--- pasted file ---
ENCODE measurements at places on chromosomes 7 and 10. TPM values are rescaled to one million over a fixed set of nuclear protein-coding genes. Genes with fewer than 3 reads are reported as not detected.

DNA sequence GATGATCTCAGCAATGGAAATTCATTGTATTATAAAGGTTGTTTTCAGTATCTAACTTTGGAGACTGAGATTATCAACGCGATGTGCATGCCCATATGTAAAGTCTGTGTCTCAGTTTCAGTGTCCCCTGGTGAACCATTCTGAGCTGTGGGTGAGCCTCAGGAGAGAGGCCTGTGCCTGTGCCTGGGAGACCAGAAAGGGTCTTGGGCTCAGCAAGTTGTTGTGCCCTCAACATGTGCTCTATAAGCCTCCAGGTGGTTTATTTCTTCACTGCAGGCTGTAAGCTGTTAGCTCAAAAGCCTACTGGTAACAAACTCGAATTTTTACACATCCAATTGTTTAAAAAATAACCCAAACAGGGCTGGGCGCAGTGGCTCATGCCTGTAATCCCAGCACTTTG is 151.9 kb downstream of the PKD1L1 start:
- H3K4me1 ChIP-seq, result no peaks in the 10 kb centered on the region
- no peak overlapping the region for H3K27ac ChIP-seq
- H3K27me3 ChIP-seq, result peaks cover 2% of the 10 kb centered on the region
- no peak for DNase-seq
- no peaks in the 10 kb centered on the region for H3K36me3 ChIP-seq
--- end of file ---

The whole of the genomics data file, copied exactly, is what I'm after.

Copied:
ENCODE measurements at places on chromosomes 7 and 10. TPM values are rescaled to one million over a fixed set of nuclear protein-coding genes. Genes with fewer than 3 reads are reported as not detected.

DNA sequence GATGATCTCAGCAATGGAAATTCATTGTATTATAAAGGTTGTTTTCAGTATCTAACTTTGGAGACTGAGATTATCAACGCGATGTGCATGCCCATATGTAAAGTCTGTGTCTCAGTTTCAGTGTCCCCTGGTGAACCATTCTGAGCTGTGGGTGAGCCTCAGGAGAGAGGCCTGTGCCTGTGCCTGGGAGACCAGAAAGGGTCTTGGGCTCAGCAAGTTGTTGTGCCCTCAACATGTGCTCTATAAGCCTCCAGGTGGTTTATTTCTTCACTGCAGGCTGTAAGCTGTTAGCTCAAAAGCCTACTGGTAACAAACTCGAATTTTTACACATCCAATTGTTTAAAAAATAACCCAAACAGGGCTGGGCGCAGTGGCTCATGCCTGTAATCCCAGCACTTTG is 151.9 kb downstream of the PKD1L1 start:
- H3K4me1 ChIP-seq, result no peaks in the 10 kb centered on the region
- no peak overlapping the region for H3K27ac ChIP-seq
- H3K27me3 ChIP-seq, result peaks cover 2% of the 10 kb centered on the region
- no peak for DNase-seq
- no peaks in the 10 kb centered on the region for H3K36me3 ChIP-seq